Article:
Being the Electronic Resources guy, I had the chance to work with various equipment: the main ones are: iMac, MacBook and my trusty iPhone – all provided by the university.  I ‘expanded’ that equipment to include IoS and Android devices.  Such is the support that I got over here.  One of the reasons why I got all those stuff is that I need to ensure that our e-resources work / behave well on all computers as well as mobile devices whether Windows, Mac, iOs and Android.  I get ‘fan-mail’ every once in a while when one of the e-resource titles don’t perform to expectation.

One of the things that you need to understand is to learn about the norms and work culture over here especially when locals are involved.  Working in a multi-cultural team is sometimes perplexing and needs adjustments at many levels in terms of expectations and understanding the knowledge and expertise of each team members.  Sometimes, a staff may be at a disadvantage due to his/her ‘indispensable’ status in a department especially  when he /she is so used to multi-tasking in their country of origin.

For example,  a staff who is good at his or her work may be held back in the trenches.  The Boss may feel that by having this individual around would be useful in getting the job done and done well where other staff fail(s) to deliver.  On top of that, the individual may be asked to ‘mentor’ other group members as they are not apt in their area of work.  This may be good for the Boss but not for that individual who will have to put in ‘double or triple shifts’.

Like most universities, this place is a flat organization.  Perhaps, any dissatisfaction with regards to promotions is quelled by trips abroad for conferences,  international paper presentations and of course not to mention the most important deciding factor is the remuneration perks.

To excel as an E-Resources Librarian, you need the key professional competencies as outlined by NASIG:

Life cycle of electronic resources:
(Pesch, 2009)

You need to have knowledge on this.  I picked it up on the go over here.  Because of my background in Reference work and Web usability, the learning curve was gradual. Being in the electronic resources field also meant that I need to keep abreast of any technology changes.  I also have to be alert and stay on top of things (work-wise) so that they don’t fall thru the cracks.  In terms of “sharpening the saw”, I was fortunate that the library is supportive in my trainings which included attending a number of overseas conference(s). On top of that, I immersed myself in the numerous literature available on the subject matter.  Till today, I am still learning and would continue to learn.  At times, you will need to learn, unlearn and relearn.  You have to be honest with yourself.  It’s OK to admit not knowing some stuff on electronic resources management.  Take steps to address this by attending webinars, asking peers, read some books on the subject matter and so forth.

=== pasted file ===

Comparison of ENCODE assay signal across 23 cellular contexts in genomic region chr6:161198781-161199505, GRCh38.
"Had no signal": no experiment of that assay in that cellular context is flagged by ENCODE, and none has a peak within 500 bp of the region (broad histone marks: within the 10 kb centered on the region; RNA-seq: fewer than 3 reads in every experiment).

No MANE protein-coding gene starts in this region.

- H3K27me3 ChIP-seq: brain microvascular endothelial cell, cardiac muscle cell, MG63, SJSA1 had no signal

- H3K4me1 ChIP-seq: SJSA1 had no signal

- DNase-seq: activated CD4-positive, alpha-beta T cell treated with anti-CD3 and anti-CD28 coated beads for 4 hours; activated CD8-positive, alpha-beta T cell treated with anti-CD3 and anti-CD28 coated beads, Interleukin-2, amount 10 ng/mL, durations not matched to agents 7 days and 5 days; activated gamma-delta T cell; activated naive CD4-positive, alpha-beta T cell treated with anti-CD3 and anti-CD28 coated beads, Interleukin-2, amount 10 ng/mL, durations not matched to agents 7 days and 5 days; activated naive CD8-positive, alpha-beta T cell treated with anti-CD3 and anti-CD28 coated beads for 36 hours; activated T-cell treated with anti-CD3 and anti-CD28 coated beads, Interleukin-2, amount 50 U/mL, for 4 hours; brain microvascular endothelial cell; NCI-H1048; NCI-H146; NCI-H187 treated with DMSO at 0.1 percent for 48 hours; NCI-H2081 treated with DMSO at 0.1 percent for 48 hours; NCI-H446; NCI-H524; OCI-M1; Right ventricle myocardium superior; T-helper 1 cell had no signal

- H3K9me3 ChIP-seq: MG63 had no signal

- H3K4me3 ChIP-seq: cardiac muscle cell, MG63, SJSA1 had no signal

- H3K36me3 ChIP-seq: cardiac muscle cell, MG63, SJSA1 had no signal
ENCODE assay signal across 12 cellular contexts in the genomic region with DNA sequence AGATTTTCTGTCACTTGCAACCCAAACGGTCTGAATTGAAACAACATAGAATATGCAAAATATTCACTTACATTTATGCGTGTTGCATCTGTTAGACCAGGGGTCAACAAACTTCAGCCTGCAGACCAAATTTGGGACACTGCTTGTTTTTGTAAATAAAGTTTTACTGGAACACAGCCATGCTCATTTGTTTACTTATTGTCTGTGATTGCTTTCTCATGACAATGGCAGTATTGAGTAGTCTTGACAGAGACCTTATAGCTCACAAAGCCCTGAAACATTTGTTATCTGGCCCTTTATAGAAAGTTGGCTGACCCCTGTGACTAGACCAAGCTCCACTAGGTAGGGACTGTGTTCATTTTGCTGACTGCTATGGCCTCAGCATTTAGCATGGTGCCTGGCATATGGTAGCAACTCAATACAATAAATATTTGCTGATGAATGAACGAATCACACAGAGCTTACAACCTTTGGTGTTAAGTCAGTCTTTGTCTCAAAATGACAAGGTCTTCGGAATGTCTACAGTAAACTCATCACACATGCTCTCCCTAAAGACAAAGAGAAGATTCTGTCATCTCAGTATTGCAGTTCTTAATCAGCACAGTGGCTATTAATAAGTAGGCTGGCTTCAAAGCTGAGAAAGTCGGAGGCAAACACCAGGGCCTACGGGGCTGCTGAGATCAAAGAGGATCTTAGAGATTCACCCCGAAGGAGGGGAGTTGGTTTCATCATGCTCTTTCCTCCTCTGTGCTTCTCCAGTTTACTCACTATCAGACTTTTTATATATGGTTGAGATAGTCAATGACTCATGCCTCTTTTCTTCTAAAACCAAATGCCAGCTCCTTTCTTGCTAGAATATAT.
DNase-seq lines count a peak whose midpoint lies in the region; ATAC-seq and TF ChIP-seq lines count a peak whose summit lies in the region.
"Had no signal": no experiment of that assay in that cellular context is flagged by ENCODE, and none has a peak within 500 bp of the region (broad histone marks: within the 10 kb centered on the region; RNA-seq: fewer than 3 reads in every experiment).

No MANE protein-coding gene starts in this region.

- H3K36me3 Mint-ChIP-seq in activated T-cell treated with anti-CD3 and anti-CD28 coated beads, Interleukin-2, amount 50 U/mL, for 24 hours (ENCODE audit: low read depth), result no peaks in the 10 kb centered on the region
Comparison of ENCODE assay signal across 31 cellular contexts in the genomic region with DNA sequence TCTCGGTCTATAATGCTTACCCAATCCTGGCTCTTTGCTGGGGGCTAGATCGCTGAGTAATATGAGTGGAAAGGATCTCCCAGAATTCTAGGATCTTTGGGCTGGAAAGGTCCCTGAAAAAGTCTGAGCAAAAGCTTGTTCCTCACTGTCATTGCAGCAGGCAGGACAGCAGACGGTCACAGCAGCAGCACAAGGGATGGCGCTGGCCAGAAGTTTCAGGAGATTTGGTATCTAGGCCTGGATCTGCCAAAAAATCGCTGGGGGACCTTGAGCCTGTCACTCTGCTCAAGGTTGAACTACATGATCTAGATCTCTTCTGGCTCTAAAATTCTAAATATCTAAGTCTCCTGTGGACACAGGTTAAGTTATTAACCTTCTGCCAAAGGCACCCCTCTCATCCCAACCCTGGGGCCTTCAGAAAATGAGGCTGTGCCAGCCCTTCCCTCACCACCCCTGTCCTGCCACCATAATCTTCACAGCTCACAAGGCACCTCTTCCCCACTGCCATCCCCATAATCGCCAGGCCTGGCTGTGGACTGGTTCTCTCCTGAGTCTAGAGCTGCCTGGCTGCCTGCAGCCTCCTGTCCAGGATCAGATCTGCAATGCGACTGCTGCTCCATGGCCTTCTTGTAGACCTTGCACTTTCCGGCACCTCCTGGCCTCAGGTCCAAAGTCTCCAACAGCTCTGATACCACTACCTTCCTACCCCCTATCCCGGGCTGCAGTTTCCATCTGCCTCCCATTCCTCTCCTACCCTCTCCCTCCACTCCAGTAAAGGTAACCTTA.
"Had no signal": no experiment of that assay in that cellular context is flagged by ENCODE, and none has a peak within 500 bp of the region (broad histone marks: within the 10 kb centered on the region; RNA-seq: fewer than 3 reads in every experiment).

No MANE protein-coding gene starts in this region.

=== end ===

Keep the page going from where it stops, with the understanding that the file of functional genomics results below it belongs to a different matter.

Last but not least, you sincerely want to make the organization that you work in to be successful and not just mediocre when compared to international standards. To achieve this reality and not just a mere figment of our imagination, everybody’s efforts and contribution counts regardless whether they are locals or expats.  After all, most of us are motivated to work and aim to ensure that the workplace would be successful and stand shoulder to shoulder with our peer universities.  However, the practice of promoting duds; those who do not have the RELEVANT expertise or experience should be stopped as such negativity would only slow down or worse impede , the vision of any university and bring down the morale of those who are passionate and good in their work.

“All work and no play makes Jack a dull boy”

Life in the University town has never been boring.  Apart from working and studying, there are lots of events and recreational activities provided for the residents.  Life here has evolved from the early days to present.  Such events are platform for nurturing friendships and understanding among residents who come from different countries (more than 75 nationalities) and walks of life.
The Annual Parade of Nations


Community life snapshots:


We (my family and I) participated in some community events; making quality time for family despite our busy schedule.  (Work and school life).  Here are some of our pics: